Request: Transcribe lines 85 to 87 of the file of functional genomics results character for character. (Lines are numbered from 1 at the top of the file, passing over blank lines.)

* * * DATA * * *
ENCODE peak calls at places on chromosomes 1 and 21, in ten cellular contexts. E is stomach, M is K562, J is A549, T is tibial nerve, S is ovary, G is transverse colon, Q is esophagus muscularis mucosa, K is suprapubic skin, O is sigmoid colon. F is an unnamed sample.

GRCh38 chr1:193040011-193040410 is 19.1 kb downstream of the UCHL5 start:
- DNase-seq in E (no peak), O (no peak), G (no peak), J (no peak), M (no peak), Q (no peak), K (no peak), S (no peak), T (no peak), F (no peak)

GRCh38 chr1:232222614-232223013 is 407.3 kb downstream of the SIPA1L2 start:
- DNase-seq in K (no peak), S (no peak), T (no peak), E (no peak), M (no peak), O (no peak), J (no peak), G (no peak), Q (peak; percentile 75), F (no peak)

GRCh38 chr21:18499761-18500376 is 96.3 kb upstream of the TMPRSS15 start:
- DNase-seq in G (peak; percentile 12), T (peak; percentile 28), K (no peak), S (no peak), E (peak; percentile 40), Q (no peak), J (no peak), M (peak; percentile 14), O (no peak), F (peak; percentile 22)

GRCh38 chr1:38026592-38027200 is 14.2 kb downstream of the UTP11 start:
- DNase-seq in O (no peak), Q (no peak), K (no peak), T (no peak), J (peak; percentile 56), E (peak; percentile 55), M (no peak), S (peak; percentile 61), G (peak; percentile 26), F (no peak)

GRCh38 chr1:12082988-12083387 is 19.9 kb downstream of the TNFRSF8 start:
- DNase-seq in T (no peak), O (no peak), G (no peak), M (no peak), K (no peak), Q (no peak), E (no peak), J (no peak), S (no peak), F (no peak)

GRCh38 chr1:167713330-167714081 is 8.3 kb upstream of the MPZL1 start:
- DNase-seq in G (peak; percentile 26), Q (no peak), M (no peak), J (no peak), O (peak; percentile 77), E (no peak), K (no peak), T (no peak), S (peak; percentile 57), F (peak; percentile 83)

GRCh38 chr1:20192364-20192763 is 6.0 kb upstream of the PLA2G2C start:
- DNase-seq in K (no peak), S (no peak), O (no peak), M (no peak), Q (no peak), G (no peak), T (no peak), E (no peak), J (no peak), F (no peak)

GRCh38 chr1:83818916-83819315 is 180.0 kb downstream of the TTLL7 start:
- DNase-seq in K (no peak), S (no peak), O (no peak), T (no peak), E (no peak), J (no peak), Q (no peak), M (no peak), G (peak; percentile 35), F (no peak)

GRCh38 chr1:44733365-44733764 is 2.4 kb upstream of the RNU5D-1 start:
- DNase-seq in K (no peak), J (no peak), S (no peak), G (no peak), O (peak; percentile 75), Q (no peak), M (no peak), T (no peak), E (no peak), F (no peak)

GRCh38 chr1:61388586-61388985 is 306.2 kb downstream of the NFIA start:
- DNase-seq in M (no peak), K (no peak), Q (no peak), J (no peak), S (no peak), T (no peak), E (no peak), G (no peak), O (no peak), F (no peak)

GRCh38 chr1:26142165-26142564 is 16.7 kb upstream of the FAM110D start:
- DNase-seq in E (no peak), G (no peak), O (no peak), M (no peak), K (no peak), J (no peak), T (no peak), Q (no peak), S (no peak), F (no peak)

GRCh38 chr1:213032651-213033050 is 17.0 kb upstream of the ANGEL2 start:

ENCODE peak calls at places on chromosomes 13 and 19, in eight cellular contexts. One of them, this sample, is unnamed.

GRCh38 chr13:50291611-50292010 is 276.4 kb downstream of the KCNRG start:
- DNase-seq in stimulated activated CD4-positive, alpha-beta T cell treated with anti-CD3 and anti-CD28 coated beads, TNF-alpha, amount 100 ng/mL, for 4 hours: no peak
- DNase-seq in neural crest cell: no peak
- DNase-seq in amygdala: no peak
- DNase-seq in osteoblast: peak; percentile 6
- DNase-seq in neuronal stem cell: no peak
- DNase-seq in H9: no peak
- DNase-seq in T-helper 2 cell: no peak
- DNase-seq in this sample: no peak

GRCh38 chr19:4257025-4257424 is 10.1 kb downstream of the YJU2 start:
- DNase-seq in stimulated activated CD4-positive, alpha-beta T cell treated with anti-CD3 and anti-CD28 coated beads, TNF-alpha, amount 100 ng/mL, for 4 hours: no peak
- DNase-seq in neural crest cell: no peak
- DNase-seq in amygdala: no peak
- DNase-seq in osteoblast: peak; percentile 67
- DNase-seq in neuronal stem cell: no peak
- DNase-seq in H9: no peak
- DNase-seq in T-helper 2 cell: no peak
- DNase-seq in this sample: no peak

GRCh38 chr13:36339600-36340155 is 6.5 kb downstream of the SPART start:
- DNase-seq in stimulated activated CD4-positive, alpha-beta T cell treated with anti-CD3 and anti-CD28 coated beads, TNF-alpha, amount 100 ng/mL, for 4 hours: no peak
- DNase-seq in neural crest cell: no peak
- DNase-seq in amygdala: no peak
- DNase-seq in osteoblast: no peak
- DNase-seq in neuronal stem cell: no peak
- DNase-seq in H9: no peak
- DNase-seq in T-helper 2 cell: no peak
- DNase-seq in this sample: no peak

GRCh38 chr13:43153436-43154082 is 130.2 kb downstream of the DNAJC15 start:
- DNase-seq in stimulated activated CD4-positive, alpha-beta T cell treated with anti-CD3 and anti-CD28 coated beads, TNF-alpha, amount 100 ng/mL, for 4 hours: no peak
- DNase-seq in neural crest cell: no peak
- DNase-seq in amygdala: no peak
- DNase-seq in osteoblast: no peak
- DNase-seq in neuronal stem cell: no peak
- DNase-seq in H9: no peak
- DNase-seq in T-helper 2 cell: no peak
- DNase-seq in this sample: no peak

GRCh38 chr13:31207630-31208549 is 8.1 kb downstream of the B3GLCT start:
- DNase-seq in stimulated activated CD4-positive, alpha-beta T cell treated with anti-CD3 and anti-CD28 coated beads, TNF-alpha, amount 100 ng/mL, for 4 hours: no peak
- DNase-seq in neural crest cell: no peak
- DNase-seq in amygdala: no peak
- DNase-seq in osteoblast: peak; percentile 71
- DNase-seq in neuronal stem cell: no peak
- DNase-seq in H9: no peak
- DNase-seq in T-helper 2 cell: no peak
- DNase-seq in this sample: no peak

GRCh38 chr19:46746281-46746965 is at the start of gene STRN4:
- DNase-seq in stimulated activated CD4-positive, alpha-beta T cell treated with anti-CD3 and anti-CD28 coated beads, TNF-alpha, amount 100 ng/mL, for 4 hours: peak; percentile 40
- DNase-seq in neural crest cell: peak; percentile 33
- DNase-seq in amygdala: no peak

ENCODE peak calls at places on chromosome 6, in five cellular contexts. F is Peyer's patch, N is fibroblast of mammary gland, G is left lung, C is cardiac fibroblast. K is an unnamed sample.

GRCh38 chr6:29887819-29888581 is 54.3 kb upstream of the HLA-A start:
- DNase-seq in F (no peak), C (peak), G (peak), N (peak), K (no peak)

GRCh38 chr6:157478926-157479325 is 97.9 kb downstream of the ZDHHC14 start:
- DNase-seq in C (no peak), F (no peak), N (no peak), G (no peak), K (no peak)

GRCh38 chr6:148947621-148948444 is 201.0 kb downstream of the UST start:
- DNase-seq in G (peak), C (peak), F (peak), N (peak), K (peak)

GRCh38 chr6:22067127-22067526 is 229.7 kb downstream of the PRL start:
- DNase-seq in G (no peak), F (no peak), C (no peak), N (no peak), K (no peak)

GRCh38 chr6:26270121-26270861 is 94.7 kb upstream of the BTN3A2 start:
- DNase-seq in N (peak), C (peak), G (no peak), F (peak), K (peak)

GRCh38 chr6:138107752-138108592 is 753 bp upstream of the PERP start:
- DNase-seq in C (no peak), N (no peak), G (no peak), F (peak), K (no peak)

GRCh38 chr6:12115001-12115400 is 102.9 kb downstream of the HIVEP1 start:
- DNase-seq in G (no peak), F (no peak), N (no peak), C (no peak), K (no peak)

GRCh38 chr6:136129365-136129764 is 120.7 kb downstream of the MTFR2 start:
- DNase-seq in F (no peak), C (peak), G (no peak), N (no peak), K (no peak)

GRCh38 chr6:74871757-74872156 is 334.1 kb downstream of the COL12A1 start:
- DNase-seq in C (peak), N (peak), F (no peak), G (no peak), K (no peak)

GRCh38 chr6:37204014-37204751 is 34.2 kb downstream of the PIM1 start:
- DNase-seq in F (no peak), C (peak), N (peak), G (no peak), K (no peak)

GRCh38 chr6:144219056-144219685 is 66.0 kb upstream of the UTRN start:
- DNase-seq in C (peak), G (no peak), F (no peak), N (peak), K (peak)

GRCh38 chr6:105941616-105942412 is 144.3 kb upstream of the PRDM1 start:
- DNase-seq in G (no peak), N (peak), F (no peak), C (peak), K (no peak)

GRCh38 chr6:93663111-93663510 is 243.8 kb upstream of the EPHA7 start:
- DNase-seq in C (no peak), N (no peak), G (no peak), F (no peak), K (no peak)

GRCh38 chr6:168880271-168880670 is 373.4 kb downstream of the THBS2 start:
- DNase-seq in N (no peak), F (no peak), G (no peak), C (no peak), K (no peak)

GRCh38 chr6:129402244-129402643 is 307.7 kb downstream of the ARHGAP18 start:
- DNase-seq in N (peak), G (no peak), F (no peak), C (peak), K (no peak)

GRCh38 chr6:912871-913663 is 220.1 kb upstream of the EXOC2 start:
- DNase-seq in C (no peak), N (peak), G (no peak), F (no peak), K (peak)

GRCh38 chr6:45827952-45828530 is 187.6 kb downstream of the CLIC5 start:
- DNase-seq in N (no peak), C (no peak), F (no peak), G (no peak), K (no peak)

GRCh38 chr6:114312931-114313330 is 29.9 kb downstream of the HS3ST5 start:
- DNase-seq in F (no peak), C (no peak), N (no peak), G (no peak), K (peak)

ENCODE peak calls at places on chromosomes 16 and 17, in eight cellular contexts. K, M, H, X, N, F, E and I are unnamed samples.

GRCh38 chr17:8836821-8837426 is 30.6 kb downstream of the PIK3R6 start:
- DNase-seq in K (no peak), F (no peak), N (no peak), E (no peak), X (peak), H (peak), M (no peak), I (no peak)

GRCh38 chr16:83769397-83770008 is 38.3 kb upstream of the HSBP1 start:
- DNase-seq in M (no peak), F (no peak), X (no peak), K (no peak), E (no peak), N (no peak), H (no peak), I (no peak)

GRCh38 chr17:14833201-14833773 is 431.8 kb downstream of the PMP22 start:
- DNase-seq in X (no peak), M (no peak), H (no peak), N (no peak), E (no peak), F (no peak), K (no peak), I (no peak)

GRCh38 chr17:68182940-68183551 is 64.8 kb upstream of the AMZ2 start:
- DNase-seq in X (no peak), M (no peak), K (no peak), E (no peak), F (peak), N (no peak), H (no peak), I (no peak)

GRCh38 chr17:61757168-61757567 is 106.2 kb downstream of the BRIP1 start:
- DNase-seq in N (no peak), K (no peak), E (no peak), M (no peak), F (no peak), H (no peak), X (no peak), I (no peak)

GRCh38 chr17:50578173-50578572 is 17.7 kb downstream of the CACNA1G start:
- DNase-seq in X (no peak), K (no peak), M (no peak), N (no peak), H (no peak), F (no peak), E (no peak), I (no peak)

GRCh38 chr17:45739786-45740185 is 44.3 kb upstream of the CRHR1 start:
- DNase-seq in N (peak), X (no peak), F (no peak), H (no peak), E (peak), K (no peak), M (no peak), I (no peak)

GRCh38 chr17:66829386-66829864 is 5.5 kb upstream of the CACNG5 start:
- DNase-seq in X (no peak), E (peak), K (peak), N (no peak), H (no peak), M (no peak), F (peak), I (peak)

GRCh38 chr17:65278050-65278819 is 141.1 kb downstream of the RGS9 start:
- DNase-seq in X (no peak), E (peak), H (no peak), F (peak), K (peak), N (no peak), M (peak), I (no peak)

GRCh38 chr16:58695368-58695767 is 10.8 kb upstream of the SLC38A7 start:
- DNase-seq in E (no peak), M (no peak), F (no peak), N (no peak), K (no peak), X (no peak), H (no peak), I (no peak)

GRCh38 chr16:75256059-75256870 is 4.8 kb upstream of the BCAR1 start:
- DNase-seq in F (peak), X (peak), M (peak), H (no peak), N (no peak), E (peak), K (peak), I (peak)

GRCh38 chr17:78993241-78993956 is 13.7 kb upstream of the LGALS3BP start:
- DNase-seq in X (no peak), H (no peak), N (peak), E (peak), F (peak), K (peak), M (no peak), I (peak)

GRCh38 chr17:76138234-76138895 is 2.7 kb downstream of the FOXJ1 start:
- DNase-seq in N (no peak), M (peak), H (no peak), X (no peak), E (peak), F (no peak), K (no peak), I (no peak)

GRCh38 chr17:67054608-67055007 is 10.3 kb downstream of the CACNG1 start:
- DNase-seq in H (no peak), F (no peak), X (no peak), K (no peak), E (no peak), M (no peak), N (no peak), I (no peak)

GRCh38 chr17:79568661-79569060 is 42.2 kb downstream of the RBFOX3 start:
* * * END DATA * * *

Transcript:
- DNase-seq in N (peak), C (peak), G (no peak), F (peak), K (peak)

GRCh38 chr6:138107752-138108592 is 753 bp upstream of the PERP start:
- DNase-seq in C (no peak), N (no peak), G (no peak), F (peak), K (no peak)